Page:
Tuesday, June 26, 2012

Ten Video Games that I grew up with

There have been lots of posts going around in Facebook recently claiming that we, those of us who are in our twenties at this point of time, are the luckiest generation ever. the posts reason that we have had the best of most things, and we have seen a lot in our short lifetime already. I had mentioned in a previous post that every generation probably thinks it is the best to ever have set foot on this planet. But, the circulating status messages may have an iota of truth to them, considering that we have seen the advent and demise of many things in our short lifetime. I remember a time when the house at my native place Trichy was the only one I knew with a landline connection, and I still remember the phone number. We have come a long way since then, especially in electronics.
When I see the variety and detail in video games today, I never cease to be amazed. Though not an ardent gamer, I do try my hand at a few of them at times. Whenever I do, I get a feeling that even though the games I grew up playing had much poorer graphics, they were better in many ways. Gamers of today might disagree with me, but for someone who often gets satisfied by the simpler things in life, the games of the yore were more charming and addictive. I have listed 10 games that I found most addictive as I grew up, and I still find them so. Most of these games had a very simple concept, but still managed to engage us for hours.

1) Brick Video Game - Cars
I apologise for the not-so-catchy-sounding title, but if you stretch your memory a litttle, you will remember that hand-held games we grew up with did not have names. They had numbers, and in my own device, the car games were numbered B1 to B4. The concept was simple. You are riding a car in what can be imagined as a two lane highway. The only aim of the game is that you should not crash with the cars coming in the oppsite direction. Yet, this game was completely engrossing. I remember starting with level 1, where the car would move slowly, and the speed would get increased as we gather more speed. In case I stirred your nostalgia a little, have a look at this video

2) Super Mario
I am sure this is up high on everyone's list. I won't waste time by trying to describe with my limited vocabulary the beauty of this most famous game ever. I was introduced to this game by a next door neighbor when I was a kid, and I remember her laughing at my ability to understand the complex maneuver of jumping over a pit. A few years later, a boy at my apartments taught me a few shortcuts involving pipes and creepers to reach level 8.1 quickly. He was struggling to finish this level within the stipulated time limit. It took a long time before we discovered by chance that Mario could not only walk, but he could also run. Our joy knew no bounds when we were finally able to conquer level 8.4 and save the Princess. I am not sure if anyone can make a game to equal this one.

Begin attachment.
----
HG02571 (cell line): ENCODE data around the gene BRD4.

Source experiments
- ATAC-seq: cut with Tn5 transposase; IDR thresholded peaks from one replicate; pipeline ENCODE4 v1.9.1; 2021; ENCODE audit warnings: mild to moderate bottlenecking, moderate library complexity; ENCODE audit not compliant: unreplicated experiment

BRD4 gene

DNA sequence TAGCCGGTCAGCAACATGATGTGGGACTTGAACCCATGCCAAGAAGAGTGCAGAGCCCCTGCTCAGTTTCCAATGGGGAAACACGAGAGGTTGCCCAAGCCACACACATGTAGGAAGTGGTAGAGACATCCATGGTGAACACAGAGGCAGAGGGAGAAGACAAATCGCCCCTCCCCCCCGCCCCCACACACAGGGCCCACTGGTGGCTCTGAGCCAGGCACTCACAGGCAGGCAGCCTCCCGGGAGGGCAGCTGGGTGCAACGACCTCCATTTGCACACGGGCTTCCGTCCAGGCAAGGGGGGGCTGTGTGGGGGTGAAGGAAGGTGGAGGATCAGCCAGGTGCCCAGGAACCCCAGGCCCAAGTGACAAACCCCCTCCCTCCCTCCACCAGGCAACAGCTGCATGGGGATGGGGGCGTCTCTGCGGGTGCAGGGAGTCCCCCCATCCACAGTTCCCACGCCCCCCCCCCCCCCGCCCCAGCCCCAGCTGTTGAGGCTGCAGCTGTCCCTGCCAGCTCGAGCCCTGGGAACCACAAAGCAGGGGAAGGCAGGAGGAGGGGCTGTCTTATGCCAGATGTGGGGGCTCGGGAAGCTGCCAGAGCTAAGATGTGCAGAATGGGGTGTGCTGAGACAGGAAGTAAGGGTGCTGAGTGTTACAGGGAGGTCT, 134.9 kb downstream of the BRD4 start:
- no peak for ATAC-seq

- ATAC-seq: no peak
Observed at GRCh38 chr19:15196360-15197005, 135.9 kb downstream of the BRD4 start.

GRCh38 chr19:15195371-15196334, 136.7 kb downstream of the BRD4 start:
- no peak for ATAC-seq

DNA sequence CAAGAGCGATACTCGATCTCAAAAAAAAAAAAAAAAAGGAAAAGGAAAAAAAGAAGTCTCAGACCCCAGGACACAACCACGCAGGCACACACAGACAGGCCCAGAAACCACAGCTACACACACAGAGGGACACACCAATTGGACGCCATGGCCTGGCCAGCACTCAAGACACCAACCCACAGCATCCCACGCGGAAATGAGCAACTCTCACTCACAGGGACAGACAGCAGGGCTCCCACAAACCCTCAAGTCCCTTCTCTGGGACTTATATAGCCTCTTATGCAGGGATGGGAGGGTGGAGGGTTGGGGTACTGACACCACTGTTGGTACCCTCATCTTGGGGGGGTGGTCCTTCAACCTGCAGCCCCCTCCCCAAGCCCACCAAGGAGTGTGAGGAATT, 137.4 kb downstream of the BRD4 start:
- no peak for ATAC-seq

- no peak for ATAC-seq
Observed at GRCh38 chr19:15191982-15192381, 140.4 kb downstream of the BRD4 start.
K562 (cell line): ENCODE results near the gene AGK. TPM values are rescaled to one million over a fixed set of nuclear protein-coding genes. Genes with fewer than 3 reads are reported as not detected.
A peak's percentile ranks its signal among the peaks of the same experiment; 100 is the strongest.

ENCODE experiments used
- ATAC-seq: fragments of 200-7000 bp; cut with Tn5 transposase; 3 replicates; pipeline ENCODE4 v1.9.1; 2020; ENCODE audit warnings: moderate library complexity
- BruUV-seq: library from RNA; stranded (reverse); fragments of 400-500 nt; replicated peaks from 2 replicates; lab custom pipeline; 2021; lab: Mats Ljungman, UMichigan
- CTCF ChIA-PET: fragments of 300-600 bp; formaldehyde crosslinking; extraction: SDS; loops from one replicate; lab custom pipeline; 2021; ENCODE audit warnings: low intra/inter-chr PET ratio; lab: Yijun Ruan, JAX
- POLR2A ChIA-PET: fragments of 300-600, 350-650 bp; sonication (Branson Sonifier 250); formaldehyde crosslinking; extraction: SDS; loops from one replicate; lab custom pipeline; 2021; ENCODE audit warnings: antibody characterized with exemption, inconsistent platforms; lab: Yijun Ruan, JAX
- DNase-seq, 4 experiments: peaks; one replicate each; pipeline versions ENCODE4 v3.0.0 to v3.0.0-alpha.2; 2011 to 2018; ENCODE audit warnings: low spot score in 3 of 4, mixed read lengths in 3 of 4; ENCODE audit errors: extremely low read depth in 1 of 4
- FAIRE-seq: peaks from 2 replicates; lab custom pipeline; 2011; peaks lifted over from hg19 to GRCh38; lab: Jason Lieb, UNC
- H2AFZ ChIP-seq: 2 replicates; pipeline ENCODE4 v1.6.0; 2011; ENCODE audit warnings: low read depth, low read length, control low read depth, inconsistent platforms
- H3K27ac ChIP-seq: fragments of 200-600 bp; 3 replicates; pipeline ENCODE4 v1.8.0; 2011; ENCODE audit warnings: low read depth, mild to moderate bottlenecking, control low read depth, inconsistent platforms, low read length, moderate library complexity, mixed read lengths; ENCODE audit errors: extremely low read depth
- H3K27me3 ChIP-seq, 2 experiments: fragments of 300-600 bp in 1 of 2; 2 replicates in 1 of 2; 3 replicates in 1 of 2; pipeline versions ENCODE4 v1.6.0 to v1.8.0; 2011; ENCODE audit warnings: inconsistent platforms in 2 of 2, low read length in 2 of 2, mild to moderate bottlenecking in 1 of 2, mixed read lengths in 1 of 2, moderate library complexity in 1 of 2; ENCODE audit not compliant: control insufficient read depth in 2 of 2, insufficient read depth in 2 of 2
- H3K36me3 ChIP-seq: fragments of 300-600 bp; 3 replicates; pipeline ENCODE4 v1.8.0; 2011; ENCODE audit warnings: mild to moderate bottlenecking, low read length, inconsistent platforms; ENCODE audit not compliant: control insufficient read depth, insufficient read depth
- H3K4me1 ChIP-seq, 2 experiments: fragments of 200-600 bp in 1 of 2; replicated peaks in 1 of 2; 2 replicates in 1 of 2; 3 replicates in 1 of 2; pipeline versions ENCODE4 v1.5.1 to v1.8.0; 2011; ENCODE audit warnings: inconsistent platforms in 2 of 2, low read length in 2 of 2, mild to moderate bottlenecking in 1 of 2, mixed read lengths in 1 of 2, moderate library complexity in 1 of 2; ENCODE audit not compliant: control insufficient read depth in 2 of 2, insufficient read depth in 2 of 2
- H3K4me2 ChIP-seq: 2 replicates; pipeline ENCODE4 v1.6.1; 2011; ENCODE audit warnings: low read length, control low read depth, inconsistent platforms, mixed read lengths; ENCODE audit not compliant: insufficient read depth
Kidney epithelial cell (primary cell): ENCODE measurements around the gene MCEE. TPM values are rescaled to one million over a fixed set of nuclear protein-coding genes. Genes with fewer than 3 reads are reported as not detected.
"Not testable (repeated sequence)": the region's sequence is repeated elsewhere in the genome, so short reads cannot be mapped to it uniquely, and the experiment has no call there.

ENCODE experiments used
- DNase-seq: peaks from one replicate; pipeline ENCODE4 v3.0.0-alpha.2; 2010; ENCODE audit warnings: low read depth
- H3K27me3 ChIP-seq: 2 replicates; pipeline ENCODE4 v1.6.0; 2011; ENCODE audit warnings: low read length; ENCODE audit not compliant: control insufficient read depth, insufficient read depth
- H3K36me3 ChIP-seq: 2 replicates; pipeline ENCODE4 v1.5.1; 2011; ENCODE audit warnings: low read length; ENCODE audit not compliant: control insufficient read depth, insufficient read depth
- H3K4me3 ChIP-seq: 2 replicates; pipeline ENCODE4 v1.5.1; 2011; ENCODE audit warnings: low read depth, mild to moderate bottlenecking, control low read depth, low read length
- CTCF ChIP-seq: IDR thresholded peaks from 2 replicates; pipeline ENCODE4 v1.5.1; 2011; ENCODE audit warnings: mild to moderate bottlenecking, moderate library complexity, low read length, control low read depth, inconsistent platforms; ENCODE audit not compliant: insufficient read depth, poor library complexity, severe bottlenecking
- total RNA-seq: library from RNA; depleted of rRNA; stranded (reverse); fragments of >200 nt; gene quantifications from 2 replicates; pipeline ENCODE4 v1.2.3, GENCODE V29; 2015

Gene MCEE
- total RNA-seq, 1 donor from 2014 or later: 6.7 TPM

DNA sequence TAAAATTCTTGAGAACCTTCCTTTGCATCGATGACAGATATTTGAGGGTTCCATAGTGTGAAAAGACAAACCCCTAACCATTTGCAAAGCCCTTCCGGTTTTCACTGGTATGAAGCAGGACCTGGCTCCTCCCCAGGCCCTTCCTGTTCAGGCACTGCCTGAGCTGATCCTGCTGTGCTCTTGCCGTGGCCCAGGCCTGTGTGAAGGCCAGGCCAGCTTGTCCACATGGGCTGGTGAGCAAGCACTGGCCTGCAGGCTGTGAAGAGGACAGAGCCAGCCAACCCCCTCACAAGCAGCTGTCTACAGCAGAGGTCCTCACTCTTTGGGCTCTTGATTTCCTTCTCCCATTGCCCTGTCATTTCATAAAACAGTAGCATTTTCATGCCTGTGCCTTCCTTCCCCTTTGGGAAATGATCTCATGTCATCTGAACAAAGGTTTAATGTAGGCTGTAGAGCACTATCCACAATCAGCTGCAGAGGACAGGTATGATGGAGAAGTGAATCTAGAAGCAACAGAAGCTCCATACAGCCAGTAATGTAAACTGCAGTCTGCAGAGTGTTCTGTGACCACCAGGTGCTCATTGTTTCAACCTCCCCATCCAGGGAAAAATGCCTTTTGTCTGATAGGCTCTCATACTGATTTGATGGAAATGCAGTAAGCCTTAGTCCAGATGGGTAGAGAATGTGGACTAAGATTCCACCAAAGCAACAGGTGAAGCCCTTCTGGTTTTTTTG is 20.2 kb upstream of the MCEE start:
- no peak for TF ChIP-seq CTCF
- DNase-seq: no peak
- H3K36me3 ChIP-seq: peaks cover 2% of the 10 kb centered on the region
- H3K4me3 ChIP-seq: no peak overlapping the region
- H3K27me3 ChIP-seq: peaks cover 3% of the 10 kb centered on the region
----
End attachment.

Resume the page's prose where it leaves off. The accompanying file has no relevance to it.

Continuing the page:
3) Kung Fu
This was one of my favorites, simply because I was good at it. With simply 5 villains, each with unique style, this game guarantees fun. I remember a partnership ship I had with my flatmates, where we would play alternate chances each. Playing the last chance, I kept on defeating Wang, Tao, Chen, Lang, and Mu for a long time, until I was finally beaten by Lang, the toughest opponent of the lot. Never let Wang get close enough to you, and never let Chen move far enough. Jump on the walls, and kick Tao on the rebound, ahh, as I am writing this, my hands are itching to play this game again.

4) Commondos - Behind the enemy line
I saw this game for the first time when a school mate took me to a browsing centre, and explained its virtues. It was a game perfectly suited for me. A very slow, stealthy game, it requires laying down elaborate strategies to complete the 20 levels. I have been able to reach only upto level 16 of this game, and one of these days, I will try completing the remaining 4. There is also a newer version of Commondos (Commondos 3) that has great graphics, but still retains the essence of the older version.  In an unforgettable stage in the original version, you have only Green Berret and Spy to try and destroy an air-plane at the other end of a mountain. You need to navigate your way through numerous minefields, and packs of Germans before you can complete the objective. Commondos is probably my most favorite PC game.

5) Age of Empires